An artist's 'shocking' attempt at restoring a vandalised baby Jesus statue has sparked ridicule and left Canadian churchgoers stunned.
Heather Wise volunteered to fix the statue when she noticed the head of baby Jesus had been knocked off the white stone statue at St. Anne des Pins church in Sudbury, northern Ontario.
The artist told Sudbury.com she was 'sad' about the apparent act of vandalism and got permission from Father Gerard Lajeunesse, who works at the church, to create a replacement head from clay.
Father Lajeunesse told CBC News the terracotta replacement had left many of his parishioners disappointed and surprised.
"It really is shocking to the eyes because of the big contrast in colour," he told CBC's Marina von Stackelberg.
"It's a first try. It's a first go. And hopefully what is done at the end will please everyone. I wasn't trained for this in seminary."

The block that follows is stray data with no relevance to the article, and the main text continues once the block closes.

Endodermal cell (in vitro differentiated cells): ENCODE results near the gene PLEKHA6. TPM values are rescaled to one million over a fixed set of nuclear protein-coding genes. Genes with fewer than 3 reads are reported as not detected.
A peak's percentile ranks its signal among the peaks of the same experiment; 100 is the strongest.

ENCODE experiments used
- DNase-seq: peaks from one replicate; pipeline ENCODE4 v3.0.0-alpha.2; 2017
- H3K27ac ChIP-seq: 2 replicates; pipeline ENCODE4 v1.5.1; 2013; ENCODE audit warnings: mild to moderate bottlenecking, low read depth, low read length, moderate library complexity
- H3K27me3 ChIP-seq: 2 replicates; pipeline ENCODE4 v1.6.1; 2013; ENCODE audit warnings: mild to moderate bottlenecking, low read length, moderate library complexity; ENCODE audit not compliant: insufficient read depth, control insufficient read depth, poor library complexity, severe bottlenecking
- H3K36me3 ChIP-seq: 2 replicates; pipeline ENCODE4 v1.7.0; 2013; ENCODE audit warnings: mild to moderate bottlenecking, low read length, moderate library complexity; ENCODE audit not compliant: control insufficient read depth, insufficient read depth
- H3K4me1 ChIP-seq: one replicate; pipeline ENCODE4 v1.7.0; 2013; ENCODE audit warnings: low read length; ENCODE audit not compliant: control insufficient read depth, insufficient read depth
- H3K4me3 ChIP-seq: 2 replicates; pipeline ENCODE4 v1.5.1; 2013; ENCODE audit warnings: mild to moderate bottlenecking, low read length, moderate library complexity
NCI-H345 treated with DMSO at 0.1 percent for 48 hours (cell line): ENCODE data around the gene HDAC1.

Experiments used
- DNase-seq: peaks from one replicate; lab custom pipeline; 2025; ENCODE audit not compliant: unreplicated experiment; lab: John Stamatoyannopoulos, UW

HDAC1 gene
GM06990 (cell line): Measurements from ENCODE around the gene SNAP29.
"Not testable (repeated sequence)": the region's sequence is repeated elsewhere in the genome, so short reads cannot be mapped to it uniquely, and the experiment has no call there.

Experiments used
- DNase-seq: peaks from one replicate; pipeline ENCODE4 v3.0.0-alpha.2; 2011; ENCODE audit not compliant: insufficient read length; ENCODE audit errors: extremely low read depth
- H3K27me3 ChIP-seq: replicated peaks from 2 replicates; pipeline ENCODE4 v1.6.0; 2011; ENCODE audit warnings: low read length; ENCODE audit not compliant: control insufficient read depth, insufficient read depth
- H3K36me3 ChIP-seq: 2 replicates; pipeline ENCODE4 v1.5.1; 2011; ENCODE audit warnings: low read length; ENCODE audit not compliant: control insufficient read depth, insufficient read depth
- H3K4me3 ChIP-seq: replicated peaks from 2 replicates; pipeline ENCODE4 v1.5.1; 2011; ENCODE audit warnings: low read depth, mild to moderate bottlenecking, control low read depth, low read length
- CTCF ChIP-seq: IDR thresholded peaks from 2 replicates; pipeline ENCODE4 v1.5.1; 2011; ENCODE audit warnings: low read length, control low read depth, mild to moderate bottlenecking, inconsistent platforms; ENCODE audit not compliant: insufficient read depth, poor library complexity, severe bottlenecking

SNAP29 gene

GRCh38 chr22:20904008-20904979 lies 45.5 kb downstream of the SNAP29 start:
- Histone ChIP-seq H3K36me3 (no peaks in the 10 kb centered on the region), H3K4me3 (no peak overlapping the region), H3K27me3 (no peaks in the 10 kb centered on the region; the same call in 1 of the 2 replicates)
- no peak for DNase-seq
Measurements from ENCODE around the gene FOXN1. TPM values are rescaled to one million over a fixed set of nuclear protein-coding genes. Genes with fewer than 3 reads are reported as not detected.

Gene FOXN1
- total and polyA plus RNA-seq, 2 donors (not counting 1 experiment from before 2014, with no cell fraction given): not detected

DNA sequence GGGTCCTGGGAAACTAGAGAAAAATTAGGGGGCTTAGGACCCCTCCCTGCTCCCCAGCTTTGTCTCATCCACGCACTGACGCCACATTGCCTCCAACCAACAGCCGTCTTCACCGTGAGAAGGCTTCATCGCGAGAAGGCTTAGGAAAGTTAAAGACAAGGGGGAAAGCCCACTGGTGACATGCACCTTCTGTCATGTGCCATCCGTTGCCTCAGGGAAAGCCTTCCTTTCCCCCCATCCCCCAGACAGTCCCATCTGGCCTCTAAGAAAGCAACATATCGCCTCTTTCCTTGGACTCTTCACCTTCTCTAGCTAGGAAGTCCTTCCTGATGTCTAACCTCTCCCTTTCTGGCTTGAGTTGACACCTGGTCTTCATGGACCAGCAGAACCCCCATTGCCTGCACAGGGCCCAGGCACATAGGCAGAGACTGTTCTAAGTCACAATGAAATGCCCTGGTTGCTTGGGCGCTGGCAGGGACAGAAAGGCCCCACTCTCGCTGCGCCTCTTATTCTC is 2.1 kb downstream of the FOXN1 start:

Father Lajeunesse said the statue has been vandalised before and believes it would cost between C$6,000 ($6300) and C$10,000 ($10,500) for a custom-made stone replacement.
The online reaction has also been negative, with one person commenting on the CBC site: "Looks like a Halloween prank!"
Another noted: "No head would be better than that head."
"Someone there could start a fundraiser to get the head replaced," suggested another.
The artist responsible says the clay head is just a temporary measure, adding that she hopes to eventually sculpt one out of stone, although she admits has never worked with the material before.
"I am privileged to be able to do this," she told the Sudbury website. "To do a statue of baby Jesus for a church is like an honour of my entire art career."
The restoration attempt has been likened to the efforts of an elderly woman who destroyed a 19th-century fresco in Spain.
In March, this Spanish castle restoration, below, was ridiculed after a 'disastrous' repair project.
Castillo de Matrera, Cádiz, Spain. 13th century.— Castles (@CastlesOfEurope) March 10, 2016
Before and after "restoration". pic.twitter.com/6nZVJtOCIT